This article was written by Thomas Oriet, Esq, LLM, EA, an Of-Counsel attorney who focuses on asset protection, estate planning, and agricultural law at the Law Offices of Casey D. Conklin.
Michigan is one of the few states to have pistol registrations, making its laws more akin to Canada than the majority of America. Interestingly, states that had no history of firearm registrations still find the need to enact state statutes declaring no state or local agency can register guns or keep a registry of concealed carry holders in the future.
A decedent’s heirs must obtain a license within 30 days of taking possession of the inherited pistol in Michigan. The Federal Bureau of Alcohol, Tobacco, Firearms and Explosives also has forms that must be filed and possibly approved before the transfer is allowed depending on the specific kind of firearm. In compliance with state and federal regulations, either the decedent’s estate can transfer or dispose of the firearm, or the gun can be placed in a trust.
A gun trust has multiple advantages. The trust can give instructions to prevent unlicensed family members from accidentally possessing or constructively possessing a pistol or Title II firearms, exposing the family members to a federal or state felony. The trust ensures the beneficiary is not a prohibited person from owning the gun. Despite having pistol registration, Michigan is liberal when it comes to owning various types of guns, magazine sizes, and silencers (suppressors). Therefore, a Michigan gun trust may be a great repository for non-Michigan family members interested in having guns or gun accessories when their home-state limits the sale of certain gun items. Of course, the non-Michigan resident cannot bring that item to their home-state where it’s illegal. Further, purchasing any guns or ammo appears time-sensitive given the 2020-2021 gun and ammo shortages.
Gun trusts are also a potential repository for guns exposed to “red flag laws.” The trust could prevent guns from being temporarily confiscated in the event the seizure of weapons was hyper-protective: i.e., the alert or intel justifying the gun seizure was a false positive. The gun would be transferred to another trustee who does not have a Protection Order against themselves. Michigan does not have red flag laws, but Michigan has Protective Orders, impacting a person’s ability to possess a firearm. The Michigan legislature has considered many proposed laws that would impose red flag laws, meaning clients should not dismiss the possibility of Michigan enacting “red flag laws” or an equivalency given the law’s persistent debate at the legislature. The modern trend has been towards red flag laws, too.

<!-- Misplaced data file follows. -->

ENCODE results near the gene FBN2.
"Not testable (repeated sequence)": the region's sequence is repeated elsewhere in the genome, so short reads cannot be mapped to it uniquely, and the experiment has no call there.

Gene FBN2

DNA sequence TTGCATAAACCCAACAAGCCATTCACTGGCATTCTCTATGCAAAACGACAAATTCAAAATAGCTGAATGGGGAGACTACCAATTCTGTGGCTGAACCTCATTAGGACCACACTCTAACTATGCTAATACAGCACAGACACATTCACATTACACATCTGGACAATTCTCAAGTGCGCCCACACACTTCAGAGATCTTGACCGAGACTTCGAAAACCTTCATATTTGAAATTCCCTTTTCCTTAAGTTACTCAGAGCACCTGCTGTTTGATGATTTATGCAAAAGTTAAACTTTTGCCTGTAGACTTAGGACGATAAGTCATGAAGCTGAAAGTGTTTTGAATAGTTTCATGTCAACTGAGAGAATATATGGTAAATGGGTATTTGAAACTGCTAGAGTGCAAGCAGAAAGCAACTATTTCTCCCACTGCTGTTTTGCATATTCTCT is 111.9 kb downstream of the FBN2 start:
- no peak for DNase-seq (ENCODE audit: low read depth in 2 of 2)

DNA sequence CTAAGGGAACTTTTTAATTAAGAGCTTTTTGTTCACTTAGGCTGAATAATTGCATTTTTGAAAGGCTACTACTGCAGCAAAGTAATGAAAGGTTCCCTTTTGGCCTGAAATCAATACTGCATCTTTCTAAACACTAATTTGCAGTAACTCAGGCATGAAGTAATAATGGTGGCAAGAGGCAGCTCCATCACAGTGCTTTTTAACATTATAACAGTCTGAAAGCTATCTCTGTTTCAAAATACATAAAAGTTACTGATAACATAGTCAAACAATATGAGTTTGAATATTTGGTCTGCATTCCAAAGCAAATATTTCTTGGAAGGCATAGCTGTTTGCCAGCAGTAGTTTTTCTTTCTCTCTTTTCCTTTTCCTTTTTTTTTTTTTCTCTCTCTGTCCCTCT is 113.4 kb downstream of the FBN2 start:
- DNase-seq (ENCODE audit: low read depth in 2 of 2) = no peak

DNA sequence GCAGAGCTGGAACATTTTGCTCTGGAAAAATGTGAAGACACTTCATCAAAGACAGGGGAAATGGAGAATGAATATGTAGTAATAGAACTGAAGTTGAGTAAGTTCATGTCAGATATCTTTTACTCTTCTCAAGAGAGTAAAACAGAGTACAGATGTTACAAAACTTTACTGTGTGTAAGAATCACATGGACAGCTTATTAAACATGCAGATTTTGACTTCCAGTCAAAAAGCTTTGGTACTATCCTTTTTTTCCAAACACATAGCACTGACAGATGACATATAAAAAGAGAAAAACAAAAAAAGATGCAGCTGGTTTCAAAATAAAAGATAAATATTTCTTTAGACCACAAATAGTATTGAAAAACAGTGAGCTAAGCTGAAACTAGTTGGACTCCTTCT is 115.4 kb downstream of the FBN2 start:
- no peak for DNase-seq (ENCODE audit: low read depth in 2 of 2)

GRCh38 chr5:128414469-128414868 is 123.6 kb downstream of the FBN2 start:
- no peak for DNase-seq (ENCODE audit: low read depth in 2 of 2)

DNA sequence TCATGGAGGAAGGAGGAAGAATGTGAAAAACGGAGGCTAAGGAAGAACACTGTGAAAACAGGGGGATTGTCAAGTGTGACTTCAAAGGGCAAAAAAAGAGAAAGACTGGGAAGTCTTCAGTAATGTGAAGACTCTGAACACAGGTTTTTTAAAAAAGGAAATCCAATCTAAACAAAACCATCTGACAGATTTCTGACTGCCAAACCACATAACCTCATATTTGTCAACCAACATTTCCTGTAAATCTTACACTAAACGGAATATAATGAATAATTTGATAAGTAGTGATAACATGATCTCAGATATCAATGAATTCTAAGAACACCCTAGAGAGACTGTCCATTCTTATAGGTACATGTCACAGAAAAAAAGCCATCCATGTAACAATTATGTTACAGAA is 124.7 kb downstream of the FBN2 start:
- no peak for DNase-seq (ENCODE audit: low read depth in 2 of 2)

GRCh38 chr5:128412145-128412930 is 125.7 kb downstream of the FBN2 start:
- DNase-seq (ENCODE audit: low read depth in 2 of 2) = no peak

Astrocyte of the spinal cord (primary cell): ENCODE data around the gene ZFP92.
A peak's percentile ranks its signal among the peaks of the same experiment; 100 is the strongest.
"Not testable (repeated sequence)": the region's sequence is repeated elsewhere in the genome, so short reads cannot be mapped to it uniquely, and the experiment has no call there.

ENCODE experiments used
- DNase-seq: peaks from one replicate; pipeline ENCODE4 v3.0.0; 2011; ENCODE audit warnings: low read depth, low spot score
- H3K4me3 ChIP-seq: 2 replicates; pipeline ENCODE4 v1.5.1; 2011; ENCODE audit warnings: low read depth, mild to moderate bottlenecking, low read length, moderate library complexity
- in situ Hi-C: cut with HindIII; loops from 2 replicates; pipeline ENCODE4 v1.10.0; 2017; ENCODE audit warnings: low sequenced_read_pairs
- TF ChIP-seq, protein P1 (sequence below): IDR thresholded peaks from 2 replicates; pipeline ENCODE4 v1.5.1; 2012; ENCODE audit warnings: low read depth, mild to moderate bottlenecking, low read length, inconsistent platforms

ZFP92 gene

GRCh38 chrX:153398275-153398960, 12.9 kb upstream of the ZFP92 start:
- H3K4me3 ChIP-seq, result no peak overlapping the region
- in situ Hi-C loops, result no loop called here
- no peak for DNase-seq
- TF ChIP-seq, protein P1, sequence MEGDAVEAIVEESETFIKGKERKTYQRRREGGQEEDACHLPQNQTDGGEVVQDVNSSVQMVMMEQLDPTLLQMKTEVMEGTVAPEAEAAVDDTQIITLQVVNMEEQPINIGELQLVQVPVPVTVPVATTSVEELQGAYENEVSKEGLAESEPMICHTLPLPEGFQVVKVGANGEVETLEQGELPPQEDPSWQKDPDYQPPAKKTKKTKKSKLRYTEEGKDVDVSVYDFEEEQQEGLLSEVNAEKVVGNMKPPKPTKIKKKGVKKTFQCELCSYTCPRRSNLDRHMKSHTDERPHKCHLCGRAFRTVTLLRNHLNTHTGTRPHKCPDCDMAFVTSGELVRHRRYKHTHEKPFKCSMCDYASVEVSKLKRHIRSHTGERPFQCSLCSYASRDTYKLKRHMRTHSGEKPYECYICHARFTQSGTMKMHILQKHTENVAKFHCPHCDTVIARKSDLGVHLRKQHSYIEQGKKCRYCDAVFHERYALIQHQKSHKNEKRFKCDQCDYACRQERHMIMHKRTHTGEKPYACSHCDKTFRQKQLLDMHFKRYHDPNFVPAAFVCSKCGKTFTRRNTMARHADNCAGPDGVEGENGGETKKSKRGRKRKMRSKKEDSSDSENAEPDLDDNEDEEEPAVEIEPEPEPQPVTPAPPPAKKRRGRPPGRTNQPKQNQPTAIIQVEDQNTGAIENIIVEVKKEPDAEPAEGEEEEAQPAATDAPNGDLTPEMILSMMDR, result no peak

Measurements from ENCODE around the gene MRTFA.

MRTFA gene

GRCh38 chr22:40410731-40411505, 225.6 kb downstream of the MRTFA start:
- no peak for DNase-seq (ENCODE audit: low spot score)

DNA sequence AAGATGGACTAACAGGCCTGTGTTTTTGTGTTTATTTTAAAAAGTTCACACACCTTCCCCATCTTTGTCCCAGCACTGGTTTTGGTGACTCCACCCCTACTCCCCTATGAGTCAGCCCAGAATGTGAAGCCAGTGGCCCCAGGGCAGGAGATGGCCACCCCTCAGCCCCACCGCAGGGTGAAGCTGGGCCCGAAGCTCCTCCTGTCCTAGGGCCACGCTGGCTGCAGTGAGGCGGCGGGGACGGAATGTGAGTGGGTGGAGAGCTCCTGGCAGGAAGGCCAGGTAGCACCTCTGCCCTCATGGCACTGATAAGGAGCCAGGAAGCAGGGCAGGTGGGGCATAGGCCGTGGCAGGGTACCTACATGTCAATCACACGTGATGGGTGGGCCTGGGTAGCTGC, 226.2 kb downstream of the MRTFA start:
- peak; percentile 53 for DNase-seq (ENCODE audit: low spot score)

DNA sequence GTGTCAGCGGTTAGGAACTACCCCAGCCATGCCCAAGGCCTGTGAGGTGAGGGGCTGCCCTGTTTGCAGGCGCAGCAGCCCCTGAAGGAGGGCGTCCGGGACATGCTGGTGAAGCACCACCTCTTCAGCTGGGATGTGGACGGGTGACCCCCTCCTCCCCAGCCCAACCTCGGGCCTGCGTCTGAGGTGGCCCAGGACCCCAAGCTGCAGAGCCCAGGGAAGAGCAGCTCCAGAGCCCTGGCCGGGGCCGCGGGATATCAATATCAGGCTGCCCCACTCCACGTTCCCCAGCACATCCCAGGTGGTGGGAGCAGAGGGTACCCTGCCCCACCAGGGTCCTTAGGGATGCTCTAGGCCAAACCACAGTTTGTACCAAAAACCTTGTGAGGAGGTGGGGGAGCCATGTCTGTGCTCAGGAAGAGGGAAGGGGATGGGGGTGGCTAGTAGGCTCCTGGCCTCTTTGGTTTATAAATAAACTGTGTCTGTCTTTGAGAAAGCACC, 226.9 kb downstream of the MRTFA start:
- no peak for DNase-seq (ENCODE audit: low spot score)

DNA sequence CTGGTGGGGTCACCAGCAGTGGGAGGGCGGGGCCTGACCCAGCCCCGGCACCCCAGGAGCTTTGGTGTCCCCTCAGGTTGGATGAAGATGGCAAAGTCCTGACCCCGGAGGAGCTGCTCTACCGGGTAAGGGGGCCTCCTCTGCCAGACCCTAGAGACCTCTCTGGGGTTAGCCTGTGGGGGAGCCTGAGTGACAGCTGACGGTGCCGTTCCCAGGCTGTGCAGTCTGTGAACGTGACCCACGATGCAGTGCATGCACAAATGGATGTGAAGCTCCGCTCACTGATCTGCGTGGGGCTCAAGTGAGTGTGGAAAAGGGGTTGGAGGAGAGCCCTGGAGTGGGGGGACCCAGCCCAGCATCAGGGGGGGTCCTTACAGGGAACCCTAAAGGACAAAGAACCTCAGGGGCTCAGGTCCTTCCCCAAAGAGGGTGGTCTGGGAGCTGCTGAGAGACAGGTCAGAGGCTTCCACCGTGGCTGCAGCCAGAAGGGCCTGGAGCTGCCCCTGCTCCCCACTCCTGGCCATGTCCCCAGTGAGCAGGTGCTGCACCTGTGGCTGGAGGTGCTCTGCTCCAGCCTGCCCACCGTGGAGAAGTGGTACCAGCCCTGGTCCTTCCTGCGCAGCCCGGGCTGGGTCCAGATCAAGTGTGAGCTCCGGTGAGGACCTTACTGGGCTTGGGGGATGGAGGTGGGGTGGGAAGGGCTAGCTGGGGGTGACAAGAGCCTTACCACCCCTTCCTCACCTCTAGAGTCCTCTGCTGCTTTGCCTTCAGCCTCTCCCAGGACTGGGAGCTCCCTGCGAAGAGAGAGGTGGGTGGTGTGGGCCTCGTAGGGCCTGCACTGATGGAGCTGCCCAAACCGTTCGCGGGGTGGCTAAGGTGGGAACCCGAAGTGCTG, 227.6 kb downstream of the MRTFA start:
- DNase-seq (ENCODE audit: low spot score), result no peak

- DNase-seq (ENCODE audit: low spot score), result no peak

The gun restrictions for gun owners also apply to gun trusts. The trustees, who can use the firearms in the trust, should be 21 years old to ensure that any of trustees can effectively conduct transactions with federally licensed gun dealers. Additionally, the background check is still required for trustees with pistols in the trust regardless if the pistol is placed in a trust or outright transferred to the heir who applied for a pistol license. No trustee or beneficiary can be a prohibited person under federal or state law.
A gun trust in Michigan is a legitimate option to administer guns throughout generations risking gun seizures or criminal penalties due to one heir’s licensing issues or Protective Orders. Likewise, the benefits can extend to long-rifles included in the trust, even though the estate transfer of long-rifles is less cumbersome. If a client’s guns fall into the residue of their estate, and the executor has the power to sell or convert into money any assets in the residue of the client’s estate, the executor may sell the guns they discover instead of gifting them to the residue beneficiaries.
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[** The information in this article is not legal advice and must only be used for educational purposes. Please consult with an attorney before making any decision. The author will not be update the article due to changes in the law.]
 MCL 28.422  Firearms Act, SC 1995, c 39, ss 12.1, 83 (a pistol is a prohibited firearm requiring registration. See Criminal Code, RSC 1985, c C-46, s 84 for the definition).  See generally, S.D. Codified Laws 23-7-8.6; Fla Stat 790.335; 18 Pa. Cons. Stat. § 6111.4.  MCL 28.422(8)  MCL 28.422(3)(a)  MCL 28.422(3)(b). Federal law preempts Michigan law; thus, the cross-reference isn’t determinative.  MCL 28.426